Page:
In the first reel, “Notes on a Scandal” is replete with acute observations, reflecting Marber's talent as writer who peppers the dialogue with poignancy, irony, and even humor that propel the tale into an entertaining viewing, just as he did in “Closer” (that Mike Nichols directed two years ago). The initial sequences are by turn funny and bleak, full of the satisfyingly catty phrases that would make a writer-director like Joseph Mankiewicz of “All About Eve” proud.

In their multi-shaded performances, Dench and Blanchett bring out all the sides of their flawed protagonists. The distortions of the unreliable narrator are particularly intriguing, raising the questions of credibility: Is Barbara telling the truth Her description of “the drip drip of long-haul, no-end-in-sight solitude” is both haunting and moving.

In a crucial scene, about to visit Sheba, Barbara sports purple shoes, tendrils of hair and other 1970s accoutrements. As she says: “I can live on a crumb of anticipation for weeks at a time, but always in danger of crushing the waited-for event with the freight of my excessive hope.”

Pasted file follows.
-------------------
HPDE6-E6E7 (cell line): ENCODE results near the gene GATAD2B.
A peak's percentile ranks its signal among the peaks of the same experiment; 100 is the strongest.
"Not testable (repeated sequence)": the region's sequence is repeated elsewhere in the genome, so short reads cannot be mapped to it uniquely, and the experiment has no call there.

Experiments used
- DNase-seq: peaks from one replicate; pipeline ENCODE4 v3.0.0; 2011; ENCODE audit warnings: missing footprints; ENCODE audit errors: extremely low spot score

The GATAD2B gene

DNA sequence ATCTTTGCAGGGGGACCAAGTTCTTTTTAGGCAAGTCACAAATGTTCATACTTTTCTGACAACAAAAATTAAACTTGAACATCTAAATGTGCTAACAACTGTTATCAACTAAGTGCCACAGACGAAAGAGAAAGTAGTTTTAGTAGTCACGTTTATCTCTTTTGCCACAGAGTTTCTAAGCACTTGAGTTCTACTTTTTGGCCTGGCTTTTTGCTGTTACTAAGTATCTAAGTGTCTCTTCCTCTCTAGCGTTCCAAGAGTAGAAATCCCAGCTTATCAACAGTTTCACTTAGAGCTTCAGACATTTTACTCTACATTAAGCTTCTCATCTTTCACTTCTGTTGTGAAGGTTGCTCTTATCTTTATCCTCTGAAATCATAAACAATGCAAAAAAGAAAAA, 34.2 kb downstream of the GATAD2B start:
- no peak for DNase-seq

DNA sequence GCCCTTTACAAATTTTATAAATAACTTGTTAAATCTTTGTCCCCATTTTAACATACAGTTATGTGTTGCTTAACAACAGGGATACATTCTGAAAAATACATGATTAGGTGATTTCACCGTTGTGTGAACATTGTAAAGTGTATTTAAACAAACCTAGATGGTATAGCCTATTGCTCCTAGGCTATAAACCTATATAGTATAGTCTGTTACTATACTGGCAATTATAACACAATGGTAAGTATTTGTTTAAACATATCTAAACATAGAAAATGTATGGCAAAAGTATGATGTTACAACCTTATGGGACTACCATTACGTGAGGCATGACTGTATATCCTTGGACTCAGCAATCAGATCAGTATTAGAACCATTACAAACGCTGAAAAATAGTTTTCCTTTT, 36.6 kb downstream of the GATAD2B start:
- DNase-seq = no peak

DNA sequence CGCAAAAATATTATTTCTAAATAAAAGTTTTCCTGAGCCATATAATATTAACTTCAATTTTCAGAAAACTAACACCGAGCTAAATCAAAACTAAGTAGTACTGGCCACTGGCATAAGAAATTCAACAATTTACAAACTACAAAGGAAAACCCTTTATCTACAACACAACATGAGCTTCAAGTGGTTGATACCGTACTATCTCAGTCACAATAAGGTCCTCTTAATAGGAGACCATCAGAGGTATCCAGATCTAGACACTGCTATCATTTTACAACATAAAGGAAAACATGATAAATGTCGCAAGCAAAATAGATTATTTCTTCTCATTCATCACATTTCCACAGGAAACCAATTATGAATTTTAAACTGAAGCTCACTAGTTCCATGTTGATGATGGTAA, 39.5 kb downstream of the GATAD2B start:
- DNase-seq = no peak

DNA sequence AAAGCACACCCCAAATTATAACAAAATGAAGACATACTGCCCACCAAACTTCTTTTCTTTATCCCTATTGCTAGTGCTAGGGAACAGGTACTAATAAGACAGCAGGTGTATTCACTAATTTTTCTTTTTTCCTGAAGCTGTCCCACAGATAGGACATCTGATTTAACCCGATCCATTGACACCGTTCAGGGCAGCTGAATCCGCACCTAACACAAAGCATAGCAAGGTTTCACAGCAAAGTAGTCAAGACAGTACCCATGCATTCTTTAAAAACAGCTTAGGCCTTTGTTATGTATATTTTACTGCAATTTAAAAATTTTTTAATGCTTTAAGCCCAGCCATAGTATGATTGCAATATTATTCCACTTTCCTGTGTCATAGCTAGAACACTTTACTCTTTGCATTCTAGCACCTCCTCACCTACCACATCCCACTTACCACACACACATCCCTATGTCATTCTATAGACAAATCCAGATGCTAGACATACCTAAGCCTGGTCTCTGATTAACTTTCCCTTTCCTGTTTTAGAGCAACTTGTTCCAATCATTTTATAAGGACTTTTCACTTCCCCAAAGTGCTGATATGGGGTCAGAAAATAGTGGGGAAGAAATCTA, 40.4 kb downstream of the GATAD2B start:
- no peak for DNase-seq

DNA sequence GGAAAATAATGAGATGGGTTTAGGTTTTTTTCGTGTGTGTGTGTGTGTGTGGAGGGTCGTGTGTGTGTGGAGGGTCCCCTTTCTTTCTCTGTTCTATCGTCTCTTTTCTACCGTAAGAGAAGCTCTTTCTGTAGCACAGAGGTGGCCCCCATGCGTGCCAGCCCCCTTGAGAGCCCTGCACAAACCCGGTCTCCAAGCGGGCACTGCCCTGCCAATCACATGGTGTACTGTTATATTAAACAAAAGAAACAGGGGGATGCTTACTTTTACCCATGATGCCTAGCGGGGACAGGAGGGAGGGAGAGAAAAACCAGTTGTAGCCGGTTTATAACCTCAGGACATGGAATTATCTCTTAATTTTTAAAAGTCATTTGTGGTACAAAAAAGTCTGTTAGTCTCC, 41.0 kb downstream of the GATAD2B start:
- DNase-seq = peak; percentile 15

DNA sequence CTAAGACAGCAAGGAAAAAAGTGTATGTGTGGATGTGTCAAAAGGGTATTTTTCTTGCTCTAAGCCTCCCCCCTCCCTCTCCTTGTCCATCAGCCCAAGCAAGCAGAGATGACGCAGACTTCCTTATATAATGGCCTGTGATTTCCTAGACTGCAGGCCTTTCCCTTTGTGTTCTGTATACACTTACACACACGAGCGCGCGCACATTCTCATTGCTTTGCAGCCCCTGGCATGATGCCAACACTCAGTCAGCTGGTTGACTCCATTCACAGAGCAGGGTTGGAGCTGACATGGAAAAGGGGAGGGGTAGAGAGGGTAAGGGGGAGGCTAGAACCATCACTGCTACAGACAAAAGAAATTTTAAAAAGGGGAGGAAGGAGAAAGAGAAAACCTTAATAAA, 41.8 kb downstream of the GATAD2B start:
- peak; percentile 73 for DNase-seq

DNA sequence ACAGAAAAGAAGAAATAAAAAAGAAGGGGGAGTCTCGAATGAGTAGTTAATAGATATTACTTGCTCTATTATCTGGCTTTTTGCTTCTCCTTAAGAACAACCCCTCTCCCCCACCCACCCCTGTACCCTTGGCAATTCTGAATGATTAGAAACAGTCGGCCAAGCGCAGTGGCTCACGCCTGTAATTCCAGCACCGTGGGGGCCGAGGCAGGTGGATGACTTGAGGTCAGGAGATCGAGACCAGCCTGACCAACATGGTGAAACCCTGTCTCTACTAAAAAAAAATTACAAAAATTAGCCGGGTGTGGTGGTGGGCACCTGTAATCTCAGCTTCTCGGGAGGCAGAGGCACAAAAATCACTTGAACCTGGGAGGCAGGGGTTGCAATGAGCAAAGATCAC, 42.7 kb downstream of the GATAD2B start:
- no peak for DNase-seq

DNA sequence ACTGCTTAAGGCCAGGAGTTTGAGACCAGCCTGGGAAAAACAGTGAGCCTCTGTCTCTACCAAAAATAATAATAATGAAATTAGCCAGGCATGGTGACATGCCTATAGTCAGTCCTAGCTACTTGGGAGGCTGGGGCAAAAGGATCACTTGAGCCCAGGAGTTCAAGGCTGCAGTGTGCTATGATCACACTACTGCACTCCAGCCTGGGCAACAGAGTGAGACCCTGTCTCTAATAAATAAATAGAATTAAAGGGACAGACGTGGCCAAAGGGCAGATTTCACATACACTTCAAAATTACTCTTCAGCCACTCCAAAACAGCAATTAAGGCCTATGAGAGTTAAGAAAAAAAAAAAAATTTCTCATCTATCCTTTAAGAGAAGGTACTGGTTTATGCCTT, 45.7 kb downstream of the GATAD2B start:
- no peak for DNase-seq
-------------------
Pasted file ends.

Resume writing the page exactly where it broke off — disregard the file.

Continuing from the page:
What's admirable about this movie (and novel) is that there is no attempt to extenuate or to explain Sheba–it's wrong and she knows this from the start, enough to lie to herself and others about it. It's an abuse of her limited power–Connolly is one of the few pupils interested in art rather than disrupting her lessons. Sheba is not alone in abusing her position; we are forced to confront the unpleasant truth about Sheba's husband, who had also seduced some of his students.

The book, more than the movie, is a gloomy study of female loneliness and obsession. It's a tragicomic psychological tale that continues to disturb long after its last image. It's tribute to the literary source material that despite the film's shortcomings, “Notes on a Scandal” manages to say something relevant about female friendship, moral panic, and hysteria.